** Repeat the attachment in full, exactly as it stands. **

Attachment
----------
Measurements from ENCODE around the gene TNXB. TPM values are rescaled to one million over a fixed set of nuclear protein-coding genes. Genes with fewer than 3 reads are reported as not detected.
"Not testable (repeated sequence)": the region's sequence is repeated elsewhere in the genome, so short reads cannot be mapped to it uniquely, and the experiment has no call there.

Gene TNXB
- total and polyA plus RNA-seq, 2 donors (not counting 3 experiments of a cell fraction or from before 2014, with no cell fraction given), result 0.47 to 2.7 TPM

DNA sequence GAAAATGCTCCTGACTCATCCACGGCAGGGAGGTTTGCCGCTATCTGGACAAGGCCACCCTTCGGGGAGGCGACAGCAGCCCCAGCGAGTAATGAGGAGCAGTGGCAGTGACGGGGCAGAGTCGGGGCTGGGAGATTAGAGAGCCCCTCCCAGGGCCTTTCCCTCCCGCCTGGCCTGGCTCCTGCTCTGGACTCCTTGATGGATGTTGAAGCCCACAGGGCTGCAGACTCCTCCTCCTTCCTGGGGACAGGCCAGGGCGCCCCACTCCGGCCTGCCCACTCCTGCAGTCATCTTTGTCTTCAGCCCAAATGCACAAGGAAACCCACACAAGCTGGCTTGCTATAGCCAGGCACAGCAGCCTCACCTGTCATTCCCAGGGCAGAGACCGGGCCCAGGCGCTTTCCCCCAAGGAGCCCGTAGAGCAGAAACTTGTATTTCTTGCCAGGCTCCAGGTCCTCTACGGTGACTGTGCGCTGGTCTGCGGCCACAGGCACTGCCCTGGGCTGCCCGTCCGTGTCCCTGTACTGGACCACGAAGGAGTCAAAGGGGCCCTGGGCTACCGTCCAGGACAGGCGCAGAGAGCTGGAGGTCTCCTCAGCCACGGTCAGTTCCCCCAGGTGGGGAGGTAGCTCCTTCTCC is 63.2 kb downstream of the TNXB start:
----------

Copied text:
Measurements from ENCODE around the gene TNXB. TPM values are rescaled to one million over a fixed set of nuclear protein-coding genes. Genes with fewer than 3 reads are reported as not detected.
"Not testable (repeated sequence)": the region's sequence is repeated elsewhere in the genome, so short reads cannot be mapped to it uniquely, and the experiment has no call there.

Gene TNXB
- total and polyA plus RNA-seq, 2 donors (not counting 3 experiments of a cell fraction or from before 2014, with no cell fraction given), result 0.47 to 2.7 TPM

DNA sequence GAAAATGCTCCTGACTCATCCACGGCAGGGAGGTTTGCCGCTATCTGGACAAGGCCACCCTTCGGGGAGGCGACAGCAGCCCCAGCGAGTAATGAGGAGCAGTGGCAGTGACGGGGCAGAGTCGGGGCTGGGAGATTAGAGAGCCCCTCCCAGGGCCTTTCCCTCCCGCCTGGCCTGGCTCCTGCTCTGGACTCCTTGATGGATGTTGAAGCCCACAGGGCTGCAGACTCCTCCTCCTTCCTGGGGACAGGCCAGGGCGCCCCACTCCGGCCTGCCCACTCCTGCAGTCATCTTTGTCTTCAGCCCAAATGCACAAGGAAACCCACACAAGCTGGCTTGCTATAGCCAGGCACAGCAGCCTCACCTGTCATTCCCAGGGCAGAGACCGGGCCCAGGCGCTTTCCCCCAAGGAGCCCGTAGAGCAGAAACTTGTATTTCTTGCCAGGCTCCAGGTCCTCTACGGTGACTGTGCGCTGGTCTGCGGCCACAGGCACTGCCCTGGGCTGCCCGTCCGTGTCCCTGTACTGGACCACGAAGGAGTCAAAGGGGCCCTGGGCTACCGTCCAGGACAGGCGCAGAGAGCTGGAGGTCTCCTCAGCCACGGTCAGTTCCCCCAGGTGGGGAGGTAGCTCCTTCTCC is 63.2 kb downstream of the TNXB start: